Sales of locally branded products have increased over the last 20 years. The U.S. Department of Agriculture’s (USDA) 2015 local food marketing survey found that 167,009 U.S. farmers and ranchers sold $8.7 billion of food directly to consumers, retailers, and other businesses and institutions (USDA NASS, 2016). In 2012, 7.8% of U.S. agricultural producers participated in direct or intermediated markets, a notable trend given that the agricultural sector is increasingly defined by its bimodal structure (Low et al., 2015). Since 85% of farms that participated in direct and intermediated markets in 2012 had gross cash farm income under $75,000, federal and local funding for local foods may be indirectly serving as a market and policy initiative to support small farms, but do we know if that support is effective?
One trend worth noting for local foods is that growth in some subsectors appears to be maturing, particularly in direct-to-consumer outlets. Despite a 5.5% increase in the number of farms utilizing direct-to-consumer marketing outlets between 2007 and 2012 observed in the Census of Agriculture, there was no change in overall sales as intermediated markets became a more significant channel for those marketing local (Low et al., 2015). Although much of the initial interest in local foods originally revolved around farm-fresh produce, a growing array of local food products that require some level of manufacturing (meats, salsas, baked goods, and fruit-based beverages) is appearing alongside farm products and may represent opportunities for growth since consumers value more convenient or artisanal offerings. The growing visibility, complexity, and programming targeted at local foods motivate this issue’s theme. In this issue, we explore the transformation of local food markets across several dimensions and consider how local food labels and framing, policy, and farm performance may all be influencing local food dynamics. In a subsequent, complementary issue, we will delve more into the consumer issues affecting this sector.
“Local food”—much like “value-added agriculture”—is an umbrella term for this sector, so only varying consumer perceptions and a broad USDA definition for local foods exists. In their piece, Holcomb et al. provide a classification system of terms as a resource for this sector of the food economy. Terms and meanings in these markets are both emerging and evolving. They posit that a better taxonomy of local foods will better equip consumers, producers, government entities, NGOs, and land-grant universities to frame, implement, and identify gaps in marketing promotions, programming, and policy needs related to local food systems.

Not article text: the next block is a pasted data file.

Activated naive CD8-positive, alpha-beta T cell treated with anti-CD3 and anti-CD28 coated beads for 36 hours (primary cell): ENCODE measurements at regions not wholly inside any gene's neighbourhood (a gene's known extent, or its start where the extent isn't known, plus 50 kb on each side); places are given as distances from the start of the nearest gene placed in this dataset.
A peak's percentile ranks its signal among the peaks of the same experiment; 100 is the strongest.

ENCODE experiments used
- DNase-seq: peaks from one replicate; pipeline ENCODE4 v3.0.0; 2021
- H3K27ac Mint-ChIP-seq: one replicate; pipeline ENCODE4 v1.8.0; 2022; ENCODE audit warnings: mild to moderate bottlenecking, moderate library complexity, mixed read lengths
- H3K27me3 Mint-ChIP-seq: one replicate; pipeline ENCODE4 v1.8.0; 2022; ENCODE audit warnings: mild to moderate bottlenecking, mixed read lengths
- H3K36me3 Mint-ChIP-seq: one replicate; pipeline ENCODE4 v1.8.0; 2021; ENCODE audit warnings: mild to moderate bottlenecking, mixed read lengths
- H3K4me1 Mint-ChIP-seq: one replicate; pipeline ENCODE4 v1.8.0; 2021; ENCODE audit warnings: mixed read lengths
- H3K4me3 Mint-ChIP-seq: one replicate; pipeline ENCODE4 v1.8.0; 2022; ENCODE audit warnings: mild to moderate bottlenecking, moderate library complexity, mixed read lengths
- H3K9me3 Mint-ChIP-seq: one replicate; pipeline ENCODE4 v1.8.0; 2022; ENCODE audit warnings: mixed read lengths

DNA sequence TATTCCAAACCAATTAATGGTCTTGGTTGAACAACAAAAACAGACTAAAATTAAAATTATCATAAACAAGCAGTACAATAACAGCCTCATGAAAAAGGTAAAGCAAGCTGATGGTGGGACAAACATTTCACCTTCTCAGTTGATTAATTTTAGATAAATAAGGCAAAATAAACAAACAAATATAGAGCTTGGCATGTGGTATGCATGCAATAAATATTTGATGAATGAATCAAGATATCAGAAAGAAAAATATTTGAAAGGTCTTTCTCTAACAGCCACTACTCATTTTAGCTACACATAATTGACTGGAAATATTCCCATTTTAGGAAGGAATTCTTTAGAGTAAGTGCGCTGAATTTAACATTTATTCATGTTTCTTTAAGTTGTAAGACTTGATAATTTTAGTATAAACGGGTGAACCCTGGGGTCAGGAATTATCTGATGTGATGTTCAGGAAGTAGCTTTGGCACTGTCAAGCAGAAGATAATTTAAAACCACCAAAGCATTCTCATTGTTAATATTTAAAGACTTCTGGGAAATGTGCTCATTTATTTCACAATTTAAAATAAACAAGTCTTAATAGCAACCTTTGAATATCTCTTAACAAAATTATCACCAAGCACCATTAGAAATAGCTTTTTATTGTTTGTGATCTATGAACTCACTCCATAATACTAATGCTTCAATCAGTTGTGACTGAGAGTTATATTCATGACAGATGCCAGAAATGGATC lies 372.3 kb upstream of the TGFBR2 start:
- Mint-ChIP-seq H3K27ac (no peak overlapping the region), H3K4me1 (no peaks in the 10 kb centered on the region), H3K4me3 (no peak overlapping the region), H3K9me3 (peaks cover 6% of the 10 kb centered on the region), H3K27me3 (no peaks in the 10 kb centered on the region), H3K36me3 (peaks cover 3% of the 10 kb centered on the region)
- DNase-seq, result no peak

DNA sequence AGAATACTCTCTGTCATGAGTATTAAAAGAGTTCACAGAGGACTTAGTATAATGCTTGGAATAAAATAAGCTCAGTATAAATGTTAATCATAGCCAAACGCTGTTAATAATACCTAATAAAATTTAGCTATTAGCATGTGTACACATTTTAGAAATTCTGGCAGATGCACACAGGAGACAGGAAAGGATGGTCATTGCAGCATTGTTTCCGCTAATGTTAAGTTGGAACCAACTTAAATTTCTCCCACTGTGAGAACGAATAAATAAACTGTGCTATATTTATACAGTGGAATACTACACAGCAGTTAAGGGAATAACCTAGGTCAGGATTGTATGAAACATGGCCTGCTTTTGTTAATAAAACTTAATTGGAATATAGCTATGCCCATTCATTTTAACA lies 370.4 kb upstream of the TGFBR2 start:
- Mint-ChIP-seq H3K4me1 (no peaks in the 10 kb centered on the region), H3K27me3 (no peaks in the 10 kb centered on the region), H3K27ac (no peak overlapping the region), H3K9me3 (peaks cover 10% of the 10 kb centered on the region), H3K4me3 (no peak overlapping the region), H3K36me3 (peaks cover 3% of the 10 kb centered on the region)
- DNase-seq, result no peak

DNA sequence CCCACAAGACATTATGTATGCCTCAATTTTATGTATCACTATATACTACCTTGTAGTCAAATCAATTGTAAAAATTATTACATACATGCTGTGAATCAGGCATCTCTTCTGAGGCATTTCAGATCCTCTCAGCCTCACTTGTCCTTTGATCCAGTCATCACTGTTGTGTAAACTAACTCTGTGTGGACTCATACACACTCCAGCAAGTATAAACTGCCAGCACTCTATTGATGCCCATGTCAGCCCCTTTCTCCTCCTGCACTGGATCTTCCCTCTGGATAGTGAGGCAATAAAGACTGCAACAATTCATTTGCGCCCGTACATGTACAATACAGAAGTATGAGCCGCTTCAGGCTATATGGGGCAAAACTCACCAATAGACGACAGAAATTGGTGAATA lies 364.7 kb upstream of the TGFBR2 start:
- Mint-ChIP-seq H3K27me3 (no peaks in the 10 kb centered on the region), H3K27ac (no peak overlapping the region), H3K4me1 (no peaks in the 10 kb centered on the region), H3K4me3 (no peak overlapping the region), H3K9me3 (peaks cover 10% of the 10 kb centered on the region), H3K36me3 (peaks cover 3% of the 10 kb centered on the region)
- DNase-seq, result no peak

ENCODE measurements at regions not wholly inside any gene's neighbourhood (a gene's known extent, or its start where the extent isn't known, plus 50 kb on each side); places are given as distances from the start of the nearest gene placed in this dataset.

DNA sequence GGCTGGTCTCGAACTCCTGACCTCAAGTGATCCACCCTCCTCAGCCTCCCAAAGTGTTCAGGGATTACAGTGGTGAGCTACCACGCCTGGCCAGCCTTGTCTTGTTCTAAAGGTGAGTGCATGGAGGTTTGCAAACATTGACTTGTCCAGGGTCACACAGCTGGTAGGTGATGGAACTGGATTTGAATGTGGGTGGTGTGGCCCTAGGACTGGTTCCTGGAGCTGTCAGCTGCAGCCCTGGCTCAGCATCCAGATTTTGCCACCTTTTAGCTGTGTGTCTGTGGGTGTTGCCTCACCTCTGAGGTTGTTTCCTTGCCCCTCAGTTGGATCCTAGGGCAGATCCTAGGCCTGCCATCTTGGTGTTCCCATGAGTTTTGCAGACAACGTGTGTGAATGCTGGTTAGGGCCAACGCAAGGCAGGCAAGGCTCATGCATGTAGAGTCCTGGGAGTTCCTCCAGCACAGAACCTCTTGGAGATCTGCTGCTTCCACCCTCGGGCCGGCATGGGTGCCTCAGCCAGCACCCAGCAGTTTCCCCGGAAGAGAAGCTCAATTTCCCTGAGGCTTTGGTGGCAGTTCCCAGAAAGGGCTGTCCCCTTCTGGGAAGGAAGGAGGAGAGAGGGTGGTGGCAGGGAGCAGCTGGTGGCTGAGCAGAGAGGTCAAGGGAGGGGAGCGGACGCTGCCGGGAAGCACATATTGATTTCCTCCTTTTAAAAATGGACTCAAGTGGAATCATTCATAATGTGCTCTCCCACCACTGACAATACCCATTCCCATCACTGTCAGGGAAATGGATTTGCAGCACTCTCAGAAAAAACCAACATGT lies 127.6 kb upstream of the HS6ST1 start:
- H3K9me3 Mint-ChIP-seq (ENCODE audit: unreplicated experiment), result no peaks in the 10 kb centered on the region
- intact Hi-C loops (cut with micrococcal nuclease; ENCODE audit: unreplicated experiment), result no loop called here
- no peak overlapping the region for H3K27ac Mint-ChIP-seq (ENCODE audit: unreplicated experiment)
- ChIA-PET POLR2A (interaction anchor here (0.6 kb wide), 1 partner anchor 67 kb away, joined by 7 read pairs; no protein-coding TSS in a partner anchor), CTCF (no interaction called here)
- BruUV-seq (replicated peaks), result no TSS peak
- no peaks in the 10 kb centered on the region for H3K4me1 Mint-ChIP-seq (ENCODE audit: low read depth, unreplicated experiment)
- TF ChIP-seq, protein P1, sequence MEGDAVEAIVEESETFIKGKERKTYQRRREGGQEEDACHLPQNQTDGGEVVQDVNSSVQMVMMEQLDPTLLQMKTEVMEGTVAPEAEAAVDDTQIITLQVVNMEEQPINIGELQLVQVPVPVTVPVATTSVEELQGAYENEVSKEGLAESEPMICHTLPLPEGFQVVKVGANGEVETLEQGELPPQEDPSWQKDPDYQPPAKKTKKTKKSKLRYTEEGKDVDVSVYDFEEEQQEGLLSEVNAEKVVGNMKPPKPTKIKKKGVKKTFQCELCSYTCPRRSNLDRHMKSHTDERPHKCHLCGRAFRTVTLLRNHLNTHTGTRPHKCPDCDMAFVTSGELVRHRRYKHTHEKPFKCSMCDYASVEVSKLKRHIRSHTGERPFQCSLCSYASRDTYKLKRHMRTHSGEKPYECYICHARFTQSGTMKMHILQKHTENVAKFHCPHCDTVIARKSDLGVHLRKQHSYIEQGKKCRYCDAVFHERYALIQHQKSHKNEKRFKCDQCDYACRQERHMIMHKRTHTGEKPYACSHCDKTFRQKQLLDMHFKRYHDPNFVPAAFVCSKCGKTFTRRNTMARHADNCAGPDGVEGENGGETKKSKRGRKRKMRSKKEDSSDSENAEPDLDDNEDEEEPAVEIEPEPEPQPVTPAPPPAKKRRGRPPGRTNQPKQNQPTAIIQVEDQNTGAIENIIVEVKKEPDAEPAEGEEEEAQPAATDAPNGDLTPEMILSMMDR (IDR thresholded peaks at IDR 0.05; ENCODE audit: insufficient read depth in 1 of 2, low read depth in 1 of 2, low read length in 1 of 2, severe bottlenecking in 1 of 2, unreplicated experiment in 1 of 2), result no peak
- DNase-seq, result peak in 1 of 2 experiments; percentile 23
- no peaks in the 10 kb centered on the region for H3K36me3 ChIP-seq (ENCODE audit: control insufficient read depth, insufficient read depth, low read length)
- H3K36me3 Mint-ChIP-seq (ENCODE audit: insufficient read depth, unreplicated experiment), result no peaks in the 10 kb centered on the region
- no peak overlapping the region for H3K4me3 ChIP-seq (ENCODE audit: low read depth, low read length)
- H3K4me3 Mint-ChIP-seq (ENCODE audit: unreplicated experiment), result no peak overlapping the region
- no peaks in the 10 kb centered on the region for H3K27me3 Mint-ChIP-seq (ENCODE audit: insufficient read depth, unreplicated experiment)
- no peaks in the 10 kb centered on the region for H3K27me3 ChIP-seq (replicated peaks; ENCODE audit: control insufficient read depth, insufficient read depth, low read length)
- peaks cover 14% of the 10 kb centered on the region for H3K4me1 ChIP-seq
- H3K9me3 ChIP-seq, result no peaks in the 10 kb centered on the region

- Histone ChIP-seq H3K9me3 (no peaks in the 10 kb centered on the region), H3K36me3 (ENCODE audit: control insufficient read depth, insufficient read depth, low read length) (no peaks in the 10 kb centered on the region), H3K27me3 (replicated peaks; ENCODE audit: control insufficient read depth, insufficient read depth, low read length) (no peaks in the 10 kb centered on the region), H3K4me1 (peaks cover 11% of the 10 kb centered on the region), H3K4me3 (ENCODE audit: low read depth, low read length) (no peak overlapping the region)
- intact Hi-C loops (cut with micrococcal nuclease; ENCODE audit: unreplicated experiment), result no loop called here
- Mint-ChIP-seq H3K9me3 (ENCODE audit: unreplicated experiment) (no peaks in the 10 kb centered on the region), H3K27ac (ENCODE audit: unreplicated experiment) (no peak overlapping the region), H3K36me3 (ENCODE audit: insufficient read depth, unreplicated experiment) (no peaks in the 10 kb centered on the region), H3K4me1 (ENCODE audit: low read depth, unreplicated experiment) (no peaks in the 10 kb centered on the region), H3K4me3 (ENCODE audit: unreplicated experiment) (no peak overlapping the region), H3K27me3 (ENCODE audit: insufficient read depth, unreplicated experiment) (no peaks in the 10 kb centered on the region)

Given the slowing growth in direct markets, intermediated markets are receiving more attention, but they may not seem as accessible to small- and mid-sized farms. In response, the U.S. Department of Agriculture invested over $1 billion to support over 44,000 local food projects nationwide between 2009 and 2014, many of which focus on developing appropriately scaled infrastructure to support intermediated sales (Vilsack, 2016). In their article, Clark and Jablonski assess how the creation of the USDA’s “Know Your Farmer, Know Your Food” program in 2010 may have led to a maturation of federal policies and programs across the entire USDA system, where maturity is indicated by more dedicated staffing and continuous programming targeted at the sector. They offer a particularly interesting and useful approach to evaluating the maturation of legislative (Farm Bill and other federal policy) and administrative (staffing and programs) policies separately, which is interesting and timely given that the dynamics of those different governance strategies may differ greatly.
In the final article of this theme, Shideler et al. assess whether the growth in local markets and maturation of the policy environment has measurably impacted farmers and ranchers. They provide evidence that producers operating in local markets are smaller on average, perhaps as local markets allow farm viability at a smaller scale. No matter the scale, producers marketing locally may make relatively higher economic contributions through their own expenditures and offering jobs that pay competitive wages to members of their community. Since they also provide evidence that sales through intermediated markets could bolster profitability, it motivates future work to assess whether the policies and programs outlined by Clark and Jablonski supporting food supply chain initiatives could indeed lead to higher economic impacts than those simply targeting direct markets. This research motivates the need for further research on the economic impacts associated with types of direct markets and the various types of products being introduced (fresh produce, meat, dairy, value-added products).
Low, S.A., A. Adalja, E. Beaulieu, N. Key, S. Martinez, A. Melton, A. Perez, K. Ralston,H. Stewart, S. Shuttles, S. Vogel, and B.B.R. Jablonski. 2015. Trends in U.S. Local and Regional Food Systems: A Report to Congress. Washington, DC: U.S. Department of Agriculture, Economic Research Service Administrative Publication AP-068, January.
US Department of Agriculture National Agricultural Statistics Service. (2016). 2015 local food marketing practices survey. Retrieved from https://agcensus.usda.gov/Publications/Local_Food/
Vilsack, T. 2016, April 4. “New Markets, New Opportunities: Strengthening Local Food Systems and Organic Agriculture.” Medium.com.